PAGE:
### Sunday, April 27, 2014, 2-4 p.m.

**Presenter:**Professor Alexander Hulpke

**Title:**Cryptography

**Description:**

Since the beginnings of writing mankind has had the desire to write down messages that cannot be read by the uninitiated. The schemes used for this typically relied on replacing letters by other letters in a systematic way. As we will see in the first part, such a scheme is easily broken, in particular if we can guess something about the contents of the message.Modern encryption systems therefore use substitutions that are far less obvious to revert. I will describe the underlying mathematics, modulo arithmetic, and will show how these schemes even allows for seemingly impossible tasks such as secure communication without initially sharing a secret key, electronic signatures (that cannot be copied), digital money, or playing coin toss over the phone.

### Sunday, March 30, 2014 2-4 p.m.

**Presenter:**Sandy Lemberg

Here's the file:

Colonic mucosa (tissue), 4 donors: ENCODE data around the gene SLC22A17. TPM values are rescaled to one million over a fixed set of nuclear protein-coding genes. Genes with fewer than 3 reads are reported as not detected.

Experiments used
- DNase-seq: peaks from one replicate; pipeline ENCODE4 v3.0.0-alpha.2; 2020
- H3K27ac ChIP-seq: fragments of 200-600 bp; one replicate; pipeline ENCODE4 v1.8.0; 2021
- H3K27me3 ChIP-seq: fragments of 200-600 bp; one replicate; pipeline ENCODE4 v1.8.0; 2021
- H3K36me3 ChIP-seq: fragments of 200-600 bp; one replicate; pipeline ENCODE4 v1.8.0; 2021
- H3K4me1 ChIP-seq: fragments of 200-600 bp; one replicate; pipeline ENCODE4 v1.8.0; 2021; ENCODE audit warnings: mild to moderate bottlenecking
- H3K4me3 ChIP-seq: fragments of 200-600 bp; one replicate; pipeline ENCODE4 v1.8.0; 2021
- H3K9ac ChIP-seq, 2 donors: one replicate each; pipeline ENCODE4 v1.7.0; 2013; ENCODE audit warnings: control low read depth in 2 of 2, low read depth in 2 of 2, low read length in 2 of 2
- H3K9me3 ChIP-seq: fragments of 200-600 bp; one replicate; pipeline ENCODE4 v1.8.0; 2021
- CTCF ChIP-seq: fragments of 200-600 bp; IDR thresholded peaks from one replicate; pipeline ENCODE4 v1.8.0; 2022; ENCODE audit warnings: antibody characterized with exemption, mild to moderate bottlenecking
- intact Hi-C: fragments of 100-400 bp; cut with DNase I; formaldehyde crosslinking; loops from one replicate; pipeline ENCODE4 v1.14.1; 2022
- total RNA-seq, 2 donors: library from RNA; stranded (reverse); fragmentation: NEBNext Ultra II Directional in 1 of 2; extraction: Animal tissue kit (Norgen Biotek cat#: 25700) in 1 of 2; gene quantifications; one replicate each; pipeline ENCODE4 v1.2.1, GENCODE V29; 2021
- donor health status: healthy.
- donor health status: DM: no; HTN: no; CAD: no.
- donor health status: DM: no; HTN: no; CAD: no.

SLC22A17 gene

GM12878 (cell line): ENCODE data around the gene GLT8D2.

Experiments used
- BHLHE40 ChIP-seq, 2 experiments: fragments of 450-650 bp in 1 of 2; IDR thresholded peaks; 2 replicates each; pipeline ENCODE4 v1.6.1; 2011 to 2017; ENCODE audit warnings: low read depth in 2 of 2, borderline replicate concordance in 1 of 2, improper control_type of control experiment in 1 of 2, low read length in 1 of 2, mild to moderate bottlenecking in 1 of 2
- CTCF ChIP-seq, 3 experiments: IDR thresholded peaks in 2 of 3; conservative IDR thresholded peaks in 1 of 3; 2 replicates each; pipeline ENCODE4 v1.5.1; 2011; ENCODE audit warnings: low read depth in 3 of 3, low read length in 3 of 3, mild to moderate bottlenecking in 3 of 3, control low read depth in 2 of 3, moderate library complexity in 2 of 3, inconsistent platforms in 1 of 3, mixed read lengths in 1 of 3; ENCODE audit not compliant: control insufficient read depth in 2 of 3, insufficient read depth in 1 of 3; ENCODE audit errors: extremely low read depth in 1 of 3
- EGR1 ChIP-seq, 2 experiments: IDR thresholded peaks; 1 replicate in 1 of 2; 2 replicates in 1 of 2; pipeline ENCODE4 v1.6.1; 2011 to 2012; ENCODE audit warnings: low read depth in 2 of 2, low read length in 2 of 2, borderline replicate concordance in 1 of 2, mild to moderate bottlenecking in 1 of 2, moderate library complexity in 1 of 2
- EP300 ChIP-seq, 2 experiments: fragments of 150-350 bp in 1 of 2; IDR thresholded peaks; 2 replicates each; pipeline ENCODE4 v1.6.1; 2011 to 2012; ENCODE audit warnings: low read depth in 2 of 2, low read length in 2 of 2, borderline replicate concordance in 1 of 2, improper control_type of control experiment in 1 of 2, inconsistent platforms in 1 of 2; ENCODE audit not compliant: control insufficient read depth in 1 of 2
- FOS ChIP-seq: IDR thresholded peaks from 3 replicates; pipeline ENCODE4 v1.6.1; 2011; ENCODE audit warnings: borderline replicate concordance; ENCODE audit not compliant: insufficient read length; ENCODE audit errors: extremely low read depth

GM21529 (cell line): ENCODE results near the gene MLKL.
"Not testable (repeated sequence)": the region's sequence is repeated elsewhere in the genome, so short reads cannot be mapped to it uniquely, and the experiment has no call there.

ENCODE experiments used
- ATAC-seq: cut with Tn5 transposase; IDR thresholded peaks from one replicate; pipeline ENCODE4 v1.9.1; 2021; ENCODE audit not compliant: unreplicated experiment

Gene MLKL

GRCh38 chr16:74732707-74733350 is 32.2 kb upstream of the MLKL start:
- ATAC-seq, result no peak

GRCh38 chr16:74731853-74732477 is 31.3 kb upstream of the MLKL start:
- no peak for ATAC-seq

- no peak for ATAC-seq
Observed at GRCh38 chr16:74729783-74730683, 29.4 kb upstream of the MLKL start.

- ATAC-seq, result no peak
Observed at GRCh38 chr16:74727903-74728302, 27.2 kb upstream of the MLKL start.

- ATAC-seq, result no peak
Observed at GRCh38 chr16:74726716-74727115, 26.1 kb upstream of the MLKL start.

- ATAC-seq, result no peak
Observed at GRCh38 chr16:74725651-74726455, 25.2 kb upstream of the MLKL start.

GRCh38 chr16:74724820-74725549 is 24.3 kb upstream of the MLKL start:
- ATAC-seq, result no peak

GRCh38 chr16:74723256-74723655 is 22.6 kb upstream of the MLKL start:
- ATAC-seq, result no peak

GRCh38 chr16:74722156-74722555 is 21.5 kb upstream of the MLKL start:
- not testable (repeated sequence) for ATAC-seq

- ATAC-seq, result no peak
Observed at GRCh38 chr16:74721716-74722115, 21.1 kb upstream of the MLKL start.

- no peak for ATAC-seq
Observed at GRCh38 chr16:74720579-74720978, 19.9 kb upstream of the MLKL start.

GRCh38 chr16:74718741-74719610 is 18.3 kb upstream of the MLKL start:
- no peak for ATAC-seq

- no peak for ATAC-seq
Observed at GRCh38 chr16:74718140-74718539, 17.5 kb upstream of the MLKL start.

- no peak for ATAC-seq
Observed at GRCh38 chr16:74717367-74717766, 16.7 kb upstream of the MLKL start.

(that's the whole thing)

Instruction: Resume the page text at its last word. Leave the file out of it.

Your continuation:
**Title:**Special Pi Day Math Oval Event!

**Description:**

If you cannot see the description, please click here.

### Sunday, February 23, 2014, 2-4 p.m.

**Presenter:**Douglas Ortego

**Title:**Famous Families

**Description:**

We will start with counting several ways of combining and recombining a fixed number of objects. This has relations to some very common algebraic situations as well as a nice introduction to recursive problem solving and relating solutions of one problem to seemingly non similar problems. (Clever ways of doing this with somewhat esoteric objects constitutes some of my personal mathematical research.) From here we will discuss new sets of numbers generated by summing the first few of these other numbers. All of this will be explored experimentally at first with dice.